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Calvin and Hobbes

I have selected Calvin and Hobbes as my "book" for this project. I simply love Calvin and Hobbes and it made sense to design a drop cap for it. The comic really captures the sense of childhood imagination and wonder, but also juxtaposes it with deeper discussions about morality, philosophy and modern society. Considered to be the last great newspaper comic, it's still relevant to this day, despite ending almost two decades ago.

Because of the comic format, I understood there would be challenges when designing the drop cap. Since it's already a visual medium (as opposed to a traditional novel or memoir), there are tons of inspirational elements on each page. It's very easy to fall into the fanart trap. I have to consider the unique title typeface that exists and not design something that's too similar. I also have to remember the context and nature of the comic, and have my design be true to the source material. For example, a formal drop cap may be the expected result of this class, but it does not necessarily mean it's appropriate for my book.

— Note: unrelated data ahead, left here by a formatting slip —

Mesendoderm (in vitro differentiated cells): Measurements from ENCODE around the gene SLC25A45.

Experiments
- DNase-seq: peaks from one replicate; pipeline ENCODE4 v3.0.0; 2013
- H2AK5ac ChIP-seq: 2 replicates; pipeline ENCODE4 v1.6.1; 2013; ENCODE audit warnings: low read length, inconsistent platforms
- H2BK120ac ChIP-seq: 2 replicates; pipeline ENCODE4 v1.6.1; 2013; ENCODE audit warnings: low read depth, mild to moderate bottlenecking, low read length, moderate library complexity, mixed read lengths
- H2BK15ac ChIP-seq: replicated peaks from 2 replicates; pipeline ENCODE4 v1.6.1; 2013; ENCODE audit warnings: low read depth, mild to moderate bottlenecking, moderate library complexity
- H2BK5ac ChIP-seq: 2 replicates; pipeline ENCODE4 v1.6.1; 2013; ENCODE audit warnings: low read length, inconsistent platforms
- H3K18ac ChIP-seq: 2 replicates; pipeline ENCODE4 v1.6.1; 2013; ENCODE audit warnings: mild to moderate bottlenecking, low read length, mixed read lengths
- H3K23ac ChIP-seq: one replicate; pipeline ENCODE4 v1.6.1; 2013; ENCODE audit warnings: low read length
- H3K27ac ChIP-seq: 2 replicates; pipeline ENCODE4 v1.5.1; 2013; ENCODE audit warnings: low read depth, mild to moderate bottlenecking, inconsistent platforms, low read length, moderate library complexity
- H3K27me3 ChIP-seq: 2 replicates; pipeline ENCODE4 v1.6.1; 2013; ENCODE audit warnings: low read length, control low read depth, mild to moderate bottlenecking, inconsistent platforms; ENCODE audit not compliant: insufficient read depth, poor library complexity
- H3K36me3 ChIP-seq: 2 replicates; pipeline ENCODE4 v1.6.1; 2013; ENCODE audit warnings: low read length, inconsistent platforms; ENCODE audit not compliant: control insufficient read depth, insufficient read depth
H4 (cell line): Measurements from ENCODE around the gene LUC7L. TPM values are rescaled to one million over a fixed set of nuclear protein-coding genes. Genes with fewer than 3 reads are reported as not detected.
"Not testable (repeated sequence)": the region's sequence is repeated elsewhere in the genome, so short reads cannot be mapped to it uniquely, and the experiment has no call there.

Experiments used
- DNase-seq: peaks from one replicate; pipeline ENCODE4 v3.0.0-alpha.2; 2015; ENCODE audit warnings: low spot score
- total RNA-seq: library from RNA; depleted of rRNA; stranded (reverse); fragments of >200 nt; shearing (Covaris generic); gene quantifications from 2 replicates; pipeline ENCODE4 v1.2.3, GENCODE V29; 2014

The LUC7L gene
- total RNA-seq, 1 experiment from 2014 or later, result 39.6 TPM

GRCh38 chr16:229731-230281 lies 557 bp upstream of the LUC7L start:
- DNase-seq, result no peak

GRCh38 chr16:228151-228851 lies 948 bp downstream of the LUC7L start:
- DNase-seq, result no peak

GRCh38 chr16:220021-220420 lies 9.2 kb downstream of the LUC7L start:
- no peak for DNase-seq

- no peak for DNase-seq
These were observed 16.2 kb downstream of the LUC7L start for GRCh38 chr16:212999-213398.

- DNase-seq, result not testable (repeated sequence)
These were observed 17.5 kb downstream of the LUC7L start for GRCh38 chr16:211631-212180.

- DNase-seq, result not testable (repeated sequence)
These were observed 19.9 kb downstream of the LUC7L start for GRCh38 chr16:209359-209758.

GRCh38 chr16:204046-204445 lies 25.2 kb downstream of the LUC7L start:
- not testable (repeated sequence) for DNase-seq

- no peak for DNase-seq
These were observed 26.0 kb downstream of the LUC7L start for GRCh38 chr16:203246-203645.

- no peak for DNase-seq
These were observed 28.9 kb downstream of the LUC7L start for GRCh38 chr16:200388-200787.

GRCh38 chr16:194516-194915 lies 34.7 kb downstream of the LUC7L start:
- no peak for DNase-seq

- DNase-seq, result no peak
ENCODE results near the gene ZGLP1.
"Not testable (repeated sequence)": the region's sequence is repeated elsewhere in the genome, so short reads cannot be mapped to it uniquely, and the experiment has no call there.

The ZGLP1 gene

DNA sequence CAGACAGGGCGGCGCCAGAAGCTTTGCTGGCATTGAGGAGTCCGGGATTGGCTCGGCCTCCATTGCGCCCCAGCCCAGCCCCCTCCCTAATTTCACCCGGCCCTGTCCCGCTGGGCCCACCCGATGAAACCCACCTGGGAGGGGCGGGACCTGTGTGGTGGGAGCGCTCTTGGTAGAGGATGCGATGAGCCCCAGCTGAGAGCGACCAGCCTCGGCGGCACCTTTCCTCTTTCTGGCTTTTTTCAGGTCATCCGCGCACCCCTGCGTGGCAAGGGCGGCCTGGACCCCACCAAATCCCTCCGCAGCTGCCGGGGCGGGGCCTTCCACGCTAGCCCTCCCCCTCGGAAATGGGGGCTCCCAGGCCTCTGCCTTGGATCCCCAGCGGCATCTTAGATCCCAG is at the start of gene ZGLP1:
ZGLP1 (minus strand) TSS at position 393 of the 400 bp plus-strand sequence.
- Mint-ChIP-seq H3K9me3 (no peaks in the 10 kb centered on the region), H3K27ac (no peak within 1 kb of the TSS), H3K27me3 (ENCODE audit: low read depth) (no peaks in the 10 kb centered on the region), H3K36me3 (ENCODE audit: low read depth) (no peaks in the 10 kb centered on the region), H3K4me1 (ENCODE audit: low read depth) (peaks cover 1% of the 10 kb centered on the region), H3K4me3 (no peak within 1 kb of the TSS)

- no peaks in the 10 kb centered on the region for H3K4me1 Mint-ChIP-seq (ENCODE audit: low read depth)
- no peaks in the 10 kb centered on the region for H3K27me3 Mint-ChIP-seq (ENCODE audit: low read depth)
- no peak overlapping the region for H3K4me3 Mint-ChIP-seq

The goal of the project is to design a drop cap for the Complete Calvin and Hobbes collection box set. 

I started by reading the first year of the strip, as well as researching online for people's opinions and what they considered to be noteworthy or memorable about the comic. 

Here are some of my thoughts: 

I decided to go with both a C and a H because the two main characters are so complementary, it wouldn't be the same with just one letter. As such, I have to ensure the drop caps work separately as standalone letters, but also come together organically and cohesively - that's when the magic happens!

Using a few iconic comics as a starting point, I sketched out a few ideas:

The top sketch represents the final comic and line, "...Let's go exploring!" with a toboggan that travels along the curved shape of the C, across the ampersand, and continues to travel along the H. In the middle and bottom sketches, I wanted to explore the appearance of stripes on Calvin and Hobbes (thin stripes on Calvin's shirt, thick stripes for Hobbes' fur) and how they complement one another. The middle sketch is more subtle in execution, but currently both versions are unresolved. 

More sketches exploring Calvin's hair, the stripes again, and the memorable adventures with cardboard boxes:

At this point, I would like to experiment more with the stripes and how they can incorporate key visual elements from the comics (wagon, treehouse, snowmen, imaginary travels, etc.) into the design. 

Any feedback would be much appreciated! 

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